The signal detection process 601 consists of several steps as outlined below. At step 611, the first phase involves applying a carrier frequency correction term. To apply the correction, the input samples are multiplied by a complex exponential term equal to the complex conjugate of the carrier frequency correction. The carrier frequency correction term compensates for Doppler (i.e., the apparent shift in frequency of the GPS signals due to satellite motion and receiver motion) and the nominal tuning offset inherent in the GPS front end 112.
At step 612, the input samples are pre-summed prior to processing to improve the signal-to-noise ration (SNR) and to reduce the processing burden. The pre-sum operation takes advantage of the fact that GPS signals consist of at least twenty identical epochs (each epoch consisting of a full cycle of the PN code and twenty epochs being the data bit period of the satellite navigation message). Samples taken at the same relative position within small groups of succeeding epochs can be summed to yield a single set of samples representative of all epochs. In one embodiment, the pre-summing operation is performed over groups of nine epochs, a value which ensures that data bit transitions on the GPS carrier will usually not affect the pre-summed quantities. By contrast, pre-summing over longer periods would tend towards zero due to the data bit transitions.
A convolution operation (multi-step process 620) is then performed to identify points of correlation between the input signal and the known satellite signal. While this convolution can be performed by a variety of techniques, an FFT based approach, commonly known as a fast convolution, is computationally efficient. More specifically, the fast convolution process 620 begins by performing an FFT at step 621 on the block of input samples. At step 623, the result is multiplied by the FFT of the PN code waveform 622. Then, at step 624, the process 600 multiplies the product by a time drift correction 626. At step 625, an inverse FFT of the result is computed to obtain the desired convolution. To save computational load, the FFT of the PN code for all satellites is pre-computed and stored in the memory 303 of the computer 300.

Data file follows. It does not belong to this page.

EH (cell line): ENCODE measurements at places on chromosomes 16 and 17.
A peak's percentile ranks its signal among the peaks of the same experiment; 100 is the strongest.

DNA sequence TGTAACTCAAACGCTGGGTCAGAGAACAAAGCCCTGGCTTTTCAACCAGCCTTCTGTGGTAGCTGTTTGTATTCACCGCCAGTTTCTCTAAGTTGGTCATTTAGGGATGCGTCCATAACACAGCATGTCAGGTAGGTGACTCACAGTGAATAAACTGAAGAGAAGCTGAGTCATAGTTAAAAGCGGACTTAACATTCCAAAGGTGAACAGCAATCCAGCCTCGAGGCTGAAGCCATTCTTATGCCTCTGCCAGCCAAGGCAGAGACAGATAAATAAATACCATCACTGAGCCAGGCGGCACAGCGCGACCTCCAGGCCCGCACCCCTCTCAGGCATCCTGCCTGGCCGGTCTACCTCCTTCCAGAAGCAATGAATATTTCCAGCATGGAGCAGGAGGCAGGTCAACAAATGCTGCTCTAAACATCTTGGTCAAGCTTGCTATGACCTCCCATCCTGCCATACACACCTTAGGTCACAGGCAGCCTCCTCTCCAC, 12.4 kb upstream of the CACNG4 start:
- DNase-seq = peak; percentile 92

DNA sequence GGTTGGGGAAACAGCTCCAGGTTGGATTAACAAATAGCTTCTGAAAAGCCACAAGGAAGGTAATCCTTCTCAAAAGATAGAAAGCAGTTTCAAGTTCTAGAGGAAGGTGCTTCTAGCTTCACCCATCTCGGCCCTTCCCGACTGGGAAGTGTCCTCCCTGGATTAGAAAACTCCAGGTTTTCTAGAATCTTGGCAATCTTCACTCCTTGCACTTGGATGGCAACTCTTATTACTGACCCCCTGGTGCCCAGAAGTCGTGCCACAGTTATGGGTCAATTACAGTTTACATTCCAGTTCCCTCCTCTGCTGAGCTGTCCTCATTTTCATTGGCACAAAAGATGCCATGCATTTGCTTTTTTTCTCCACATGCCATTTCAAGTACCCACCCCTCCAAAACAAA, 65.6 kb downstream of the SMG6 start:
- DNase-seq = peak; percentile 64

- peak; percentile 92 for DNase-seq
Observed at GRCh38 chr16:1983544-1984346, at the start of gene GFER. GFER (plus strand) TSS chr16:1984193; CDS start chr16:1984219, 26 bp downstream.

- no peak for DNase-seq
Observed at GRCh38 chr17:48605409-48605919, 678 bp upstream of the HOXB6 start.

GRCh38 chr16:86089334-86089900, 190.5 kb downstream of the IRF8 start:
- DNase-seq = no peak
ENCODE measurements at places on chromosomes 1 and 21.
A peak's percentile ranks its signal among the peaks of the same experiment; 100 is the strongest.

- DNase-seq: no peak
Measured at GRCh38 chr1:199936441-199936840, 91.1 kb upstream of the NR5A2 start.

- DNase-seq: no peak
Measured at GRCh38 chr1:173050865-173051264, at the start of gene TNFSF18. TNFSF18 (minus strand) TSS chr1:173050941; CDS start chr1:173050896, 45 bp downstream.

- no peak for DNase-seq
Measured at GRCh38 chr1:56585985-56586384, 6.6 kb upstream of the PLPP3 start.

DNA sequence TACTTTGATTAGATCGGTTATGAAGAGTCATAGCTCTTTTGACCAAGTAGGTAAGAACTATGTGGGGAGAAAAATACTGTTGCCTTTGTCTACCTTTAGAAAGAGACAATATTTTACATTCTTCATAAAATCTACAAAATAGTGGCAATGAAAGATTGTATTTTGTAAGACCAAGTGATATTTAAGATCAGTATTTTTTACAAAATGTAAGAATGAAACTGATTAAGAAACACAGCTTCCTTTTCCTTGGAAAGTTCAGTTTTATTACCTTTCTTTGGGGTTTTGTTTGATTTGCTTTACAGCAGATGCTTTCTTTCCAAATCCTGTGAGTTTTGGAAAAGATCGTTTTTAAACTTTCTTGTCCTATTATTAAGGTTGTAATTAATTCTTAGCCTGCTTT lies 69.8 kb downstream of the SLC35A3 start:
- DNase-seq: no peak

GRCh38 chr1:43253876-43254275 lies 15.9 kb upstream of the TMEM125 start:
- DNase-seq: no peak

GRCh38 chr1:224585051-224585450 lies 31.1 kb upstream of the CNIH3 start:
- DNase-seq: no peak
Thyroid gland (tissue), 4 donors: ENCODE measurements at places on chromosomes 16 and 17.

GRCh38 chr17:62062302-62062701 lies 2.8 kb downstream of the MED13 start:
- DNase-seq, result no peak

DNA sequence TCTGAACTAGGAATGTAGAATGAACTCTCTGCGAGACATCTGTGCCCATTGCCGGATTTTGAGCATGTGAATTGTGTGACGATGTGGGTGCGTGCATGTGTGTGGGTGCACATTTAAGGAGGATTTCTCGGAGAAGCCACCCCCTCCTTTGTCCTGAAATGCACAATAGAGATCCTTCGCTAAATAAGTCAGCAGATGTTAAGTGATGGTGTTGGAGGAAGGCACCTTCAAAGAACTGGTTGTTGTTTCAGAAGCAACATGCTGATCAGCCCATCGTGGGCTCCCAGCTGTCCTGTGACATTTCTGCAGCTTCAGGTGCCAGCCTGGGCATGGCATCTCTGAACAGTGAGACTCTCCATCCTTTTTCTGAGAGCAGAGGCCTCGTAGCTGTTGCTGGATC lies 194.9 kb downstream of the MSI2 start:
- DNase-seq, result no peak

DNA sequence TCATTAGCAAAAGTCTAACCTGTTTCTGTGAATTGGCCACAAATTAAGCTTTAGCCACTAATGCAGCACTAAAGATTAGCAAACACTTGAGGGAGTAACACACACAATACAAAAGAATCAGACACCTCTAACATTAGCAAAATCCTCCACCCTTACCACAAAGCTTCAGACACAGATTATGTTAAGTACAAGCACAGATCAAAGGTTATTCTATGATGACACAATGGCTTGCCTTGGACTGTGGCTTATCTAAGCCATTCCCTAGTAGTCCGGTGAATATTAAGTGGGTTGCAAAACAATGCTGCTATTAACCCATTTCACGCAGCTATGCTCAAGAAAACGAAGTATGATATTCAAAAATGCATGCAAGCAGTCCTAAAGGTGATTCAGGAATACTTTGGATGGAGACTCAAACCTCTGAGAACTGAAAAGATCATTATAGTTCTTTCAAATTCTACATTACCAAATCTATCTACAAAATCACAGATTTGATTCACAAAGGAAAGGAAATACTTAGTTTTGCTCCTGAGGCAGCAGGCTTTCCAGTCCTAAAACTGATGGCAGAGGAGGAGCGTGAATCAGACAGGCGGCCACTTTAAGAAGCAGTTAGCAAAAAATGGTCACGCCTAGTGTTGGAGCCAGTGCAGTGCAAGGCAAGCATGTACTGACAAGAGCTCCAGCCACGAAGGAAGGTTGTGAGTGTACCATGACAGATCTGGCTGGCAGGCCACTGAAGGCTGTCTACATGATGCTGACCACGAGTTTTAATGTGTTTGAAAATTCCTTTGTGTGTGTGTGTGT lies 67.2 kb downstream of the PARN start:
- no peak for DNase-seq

To improve SNR, the results of many fast convolutions are summed in a non-coherent integration step 630 by summing the magnitude square of the individual convolutions. The result is an improved SNR magnitude squared estimate of the convolution. The non-coherent integration step 630 requires that the individual convolutions be time aligned to account for the drift of the PN code between the pre-summed groups. The expected time drift between each pre-sum group may be computed because the expected code frequency is known for the search (the code frequency will always be 1/1540 of the carrier frequency). The time drift is conveniently compensated for during the convolution operation by applying a time drift correction 626 during step 624. In step 624, the transform domain representation of the convolution is multiplied by a complex exponential with a linear phase characteristic, which has the effect of shifting the convolution output in time. As each group is processed, the slope of the linear phase term in step 626 is increased to compensate for the expected time shift of the PN code relative to the first group. Thus, in this manner, all the convolution outputs will be approximately aligned in time and may be summed. In one embodiment, the length of the non-coherent integration step 630 is determined using environment data (e.g., indoors versus outdoors). For example, the non-coherent integration period may be increased from a nominal period if environment data indicates that the IF samples 610 were captured in an indoor environment (e.g., a low SNR environment).
The non-coherent integration is followed by step 640, wherein a peak detection is performed in which the results of the non coherent integration are scanned for correlation peaks. The resulting list of peaks is further analyzed during peak identification at step 650. The list is stripped of false peaks that may result from correlation sidelobes. It should be noted that the fast convolution and peak identification technique of the process 600 is intended only to identify the approximate delay value for the satellite, e.g. the approximate peak location. To obtain better accuracy, the process 600 proceeds to the signal measurement process 602. The signal measurement process 602 makes a precise measurement of the delay value for the satellite, e.g., the exact peak location is determined.
The signal measurement process 602 begins with the original stored IF samples and then, at step 662, proceeds with a carrier correction step that is methodically identical to 611. The output of the carrier correction step is coupled to an early-late (E-L) correlator 660. The carrier corrected IF samples are multiplied by both early and late versions of the PN reference code generated by the PN generator of step 661. The early and late products are differenced to form an early-minus-late signal that is accumulated for samples spanning several epochs. The complex magnitude squared value of the accumulator output is formed at step 673, and these values are further accumulated over a longer time span in the non-coherent accumulator at step 675. The result is a well averaged value of the E-L correlation.